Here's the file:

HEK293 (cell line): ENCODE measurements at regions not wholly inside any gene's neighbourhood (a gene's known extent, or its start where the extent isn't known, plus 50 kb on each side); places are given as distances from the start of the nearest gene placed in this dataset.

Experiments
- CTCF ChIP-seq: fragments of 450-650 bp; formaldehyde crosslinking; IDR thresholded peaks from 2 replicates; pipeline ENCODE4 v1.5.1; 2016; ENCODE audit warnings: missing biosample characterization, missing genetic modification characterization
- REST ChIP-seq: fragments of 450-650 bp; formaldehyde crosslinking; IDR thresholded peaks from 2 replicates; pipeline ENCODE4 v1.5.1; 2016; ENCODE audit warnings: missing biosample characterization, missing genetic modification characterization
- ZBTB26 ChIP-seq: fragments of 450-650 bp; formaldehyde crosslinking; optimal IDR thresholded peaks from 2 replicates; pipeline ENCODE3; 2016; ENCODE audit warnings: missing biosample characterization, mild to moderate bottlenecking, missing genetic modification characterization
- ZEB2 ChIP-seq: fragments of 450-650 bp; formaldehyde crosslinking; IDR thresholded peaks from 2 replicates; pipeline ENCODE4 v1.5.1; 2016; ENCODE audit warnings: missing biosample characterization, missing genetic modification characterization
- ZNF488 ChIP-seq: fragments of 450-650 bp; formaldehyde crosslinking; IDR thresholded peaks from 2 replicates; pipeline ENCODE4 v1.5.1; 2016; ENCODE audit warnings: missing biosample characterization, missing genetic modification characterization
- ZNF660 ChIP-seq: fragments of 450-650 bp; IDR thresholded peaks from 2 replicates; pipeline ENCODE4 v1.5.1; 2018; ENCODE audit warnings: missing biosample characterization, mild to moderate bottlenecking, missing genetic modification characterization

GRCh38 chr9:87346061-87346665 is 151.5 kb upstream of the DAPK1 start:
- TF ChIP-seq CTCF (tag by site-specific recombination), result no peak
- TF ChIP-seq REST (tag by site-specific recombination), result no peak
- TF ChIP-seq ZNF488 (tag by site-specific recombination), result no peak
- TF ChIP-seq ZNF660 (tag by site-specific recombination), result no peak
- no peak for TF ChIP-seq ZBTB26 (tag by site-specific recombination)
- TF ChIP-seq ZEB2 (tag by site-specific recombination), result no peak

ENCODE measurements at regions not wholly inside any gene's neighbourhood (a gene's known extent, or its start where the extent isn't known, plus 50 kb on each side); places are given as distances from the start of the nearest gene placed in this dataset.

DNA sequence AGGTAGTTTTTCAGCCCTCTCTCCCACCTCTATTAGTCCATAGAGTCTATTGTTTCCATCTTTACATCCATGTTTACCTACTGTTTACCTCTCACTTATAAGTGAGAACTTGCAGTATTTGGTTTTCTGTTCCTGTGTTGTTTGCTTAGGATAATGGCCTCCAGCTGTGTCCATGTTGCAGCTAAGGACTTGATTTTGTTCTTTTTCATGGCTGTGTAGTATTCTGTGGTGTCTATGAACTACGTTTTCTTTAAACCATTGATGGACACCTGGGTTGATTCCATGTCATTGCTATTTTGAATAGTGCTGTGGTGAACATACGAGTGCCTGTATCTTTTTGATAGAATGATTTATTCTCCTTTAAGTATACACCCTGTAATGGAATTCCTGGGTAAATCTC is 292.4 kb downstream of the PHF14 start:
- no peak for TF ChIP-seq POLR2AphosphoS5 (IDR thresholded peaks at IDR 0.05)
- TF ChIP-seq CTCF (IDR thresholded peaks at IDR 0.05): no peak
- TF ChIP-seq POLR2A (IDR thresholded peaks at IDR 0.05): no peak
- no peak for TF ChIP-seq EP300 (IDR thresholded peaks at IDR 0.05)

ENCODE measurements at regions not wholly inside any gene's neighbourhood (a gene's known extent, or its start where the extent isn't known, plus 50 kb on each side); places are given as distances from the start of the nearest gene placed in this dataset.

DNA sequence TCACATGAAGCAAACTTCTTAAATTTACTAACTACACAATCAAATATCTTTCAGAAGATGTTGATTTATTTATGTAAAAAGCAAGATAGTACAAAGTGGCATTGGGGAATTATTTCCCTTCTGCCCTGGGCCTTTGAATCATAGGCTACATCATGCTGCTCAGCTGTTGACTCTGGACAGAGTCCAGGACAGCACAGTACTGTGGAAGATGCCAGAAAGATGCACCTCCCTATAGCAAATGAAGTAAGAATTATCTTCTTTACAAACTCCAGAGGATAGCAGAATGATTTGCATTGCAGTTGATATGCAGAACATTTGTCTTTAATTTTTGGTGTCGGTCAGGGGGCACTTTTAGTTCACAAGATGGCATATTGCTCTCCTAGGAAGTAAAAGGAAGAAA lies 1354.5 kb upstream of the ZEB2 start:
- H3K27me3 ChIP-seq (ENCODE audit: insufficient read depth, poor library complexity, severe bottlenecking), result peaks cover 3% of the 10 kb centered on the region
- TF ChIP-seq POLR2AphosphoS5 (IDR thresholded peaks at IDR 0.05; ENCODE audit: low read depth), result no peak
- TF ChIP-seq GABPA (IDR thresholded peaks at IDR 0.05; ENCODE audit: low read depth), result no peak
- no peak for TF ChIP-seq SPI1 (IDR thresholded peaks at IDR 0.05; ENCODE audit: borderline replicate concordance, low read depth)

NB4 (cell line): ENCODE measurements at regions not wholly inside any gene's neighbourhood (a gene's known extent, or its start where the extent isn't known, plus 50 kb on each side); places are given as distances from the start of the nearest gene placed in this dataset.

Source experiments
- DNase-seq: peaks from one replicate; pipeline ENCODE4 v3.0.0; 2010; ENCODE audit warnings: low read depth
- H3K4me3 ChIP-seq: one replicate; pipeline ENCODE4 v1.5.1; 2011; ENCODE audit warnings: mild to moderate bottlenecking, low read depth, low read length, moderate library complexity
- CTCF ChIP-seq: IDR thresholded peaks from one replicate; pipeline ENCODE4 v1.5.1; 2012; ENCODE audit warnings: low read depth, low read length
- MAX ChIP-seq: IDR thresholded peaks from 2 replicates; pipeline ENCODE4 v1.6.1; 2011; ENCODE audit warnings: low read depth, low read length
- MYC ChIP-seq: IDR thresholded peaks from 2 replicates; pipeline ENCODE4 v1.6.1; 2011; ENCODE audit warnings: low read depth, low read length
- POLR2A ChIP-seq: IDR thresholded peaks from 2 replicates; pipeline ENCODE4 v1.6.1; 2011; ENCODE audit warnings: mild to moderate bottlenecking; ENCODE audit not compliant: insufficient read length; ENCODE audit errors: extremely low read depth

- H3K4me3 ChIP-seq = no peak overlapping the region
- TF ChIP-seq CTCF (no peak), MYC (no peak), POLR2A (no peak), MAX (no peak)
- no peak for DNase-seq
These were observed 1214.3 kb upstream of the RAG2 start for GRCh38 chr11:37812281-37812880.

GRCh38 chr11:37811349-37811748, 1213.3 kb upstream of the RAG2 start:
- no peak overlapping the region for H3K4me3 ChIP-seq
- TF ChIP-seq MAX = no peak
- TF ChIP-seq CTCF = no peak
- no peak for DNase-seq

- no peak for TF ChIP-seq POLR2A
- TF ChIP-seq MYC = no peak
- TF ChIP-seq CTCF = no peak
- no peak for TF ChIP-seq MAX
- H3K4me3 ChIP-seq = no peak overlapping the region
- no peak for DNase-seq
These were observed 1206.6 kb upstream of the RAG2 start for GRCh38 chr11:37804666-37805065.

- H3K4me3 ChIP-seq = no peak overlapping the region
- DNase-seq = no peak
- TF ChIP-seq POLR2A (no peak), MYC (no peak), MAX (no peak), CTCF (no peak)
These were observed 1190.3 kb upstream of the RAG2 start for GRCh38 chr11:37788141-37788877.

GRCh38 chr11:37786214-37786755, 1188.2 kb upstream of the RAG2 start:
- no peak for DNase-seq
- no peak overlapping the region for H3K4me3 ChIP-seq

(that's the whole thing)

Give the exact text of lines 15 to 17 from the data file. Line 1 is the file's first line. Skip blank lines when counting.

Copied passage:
- TF ChIP-seq ZEB2 (tag by site-specific recombination), result no peak

ENCODE measurements at regions not wholly inside any gene's neighbourhood (a gene's known extent, or its start where the extent isn't known, plus 50 kb on each side); places are given as distances from the start of the nearest gene placed in this dataset.

DNA sequence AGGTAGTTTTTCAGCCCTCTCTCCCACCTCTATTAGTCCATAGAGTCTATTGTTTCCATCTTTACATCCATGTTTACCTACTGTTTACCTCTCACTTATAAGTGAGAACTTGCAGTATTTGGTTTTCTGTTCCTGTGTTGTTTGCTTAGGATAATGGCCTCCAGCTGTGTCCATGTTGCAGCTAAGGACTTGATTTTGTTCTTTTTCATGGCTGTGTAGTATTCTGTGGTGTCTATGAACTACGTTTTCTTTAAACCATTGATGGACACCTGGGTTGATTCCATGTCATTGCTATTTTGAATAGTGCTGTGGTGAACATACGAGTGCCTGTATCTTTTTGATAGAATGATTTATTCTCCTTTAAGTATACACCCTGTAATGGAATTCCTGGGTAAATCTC is 292.4 kb downstream of the PHF14 start: